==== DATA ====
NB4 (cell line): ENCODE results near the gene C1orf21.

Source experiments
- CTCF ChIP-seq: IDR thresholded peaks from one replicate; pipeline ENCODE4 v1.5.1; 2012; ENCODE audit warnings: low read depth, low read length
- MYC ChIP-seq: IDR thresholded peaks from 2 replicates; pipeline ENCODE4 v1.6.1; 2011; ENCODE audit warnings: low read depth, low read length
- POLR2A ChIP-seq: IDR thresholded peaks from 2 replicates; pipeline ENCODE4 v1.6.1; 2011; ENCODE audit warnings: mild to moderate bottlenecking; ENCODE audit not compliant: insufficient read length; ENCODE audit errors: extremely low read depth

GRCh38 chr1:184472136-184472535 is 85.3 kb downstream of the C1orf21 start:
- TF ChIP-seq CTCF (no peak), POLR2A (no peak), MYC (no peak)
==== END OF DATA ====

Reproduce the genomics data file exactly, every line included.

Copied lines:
NB4 (cell line): ENCODE results near the gene C1orf21.

Source experiments
- CTCF ChIP-seq: IDR thresholded peaks from one replicate; pipeline ENCODE4 v1.5.1; 2012; ENCODE audit warnings: low read depth, low read length
- MYC ChIP-seq: IDR thresholded peaks from 2 replicates; pipeline ENCODE4 v1.6.1; 2011; ENCODE audit warnings: low read depth, low read length
- POLR2A ChIP-seq: IDR thresholded peaks from 2 replicates; pipeline ENCODE4 v1.6.1; 2011; ENCODE audit warnings: mild to moderate bottlenecking; ENCODE audit not compliant: insufficient read length; ENCODE audit errors: extremely low read depth

GRCh38 chr1:184472136-184472535 is 85.3 kb downstream of the C1orf21 start:
- TF ChIP-seq CTCF (no peak), POLR2A (no peak), MYC (no peak)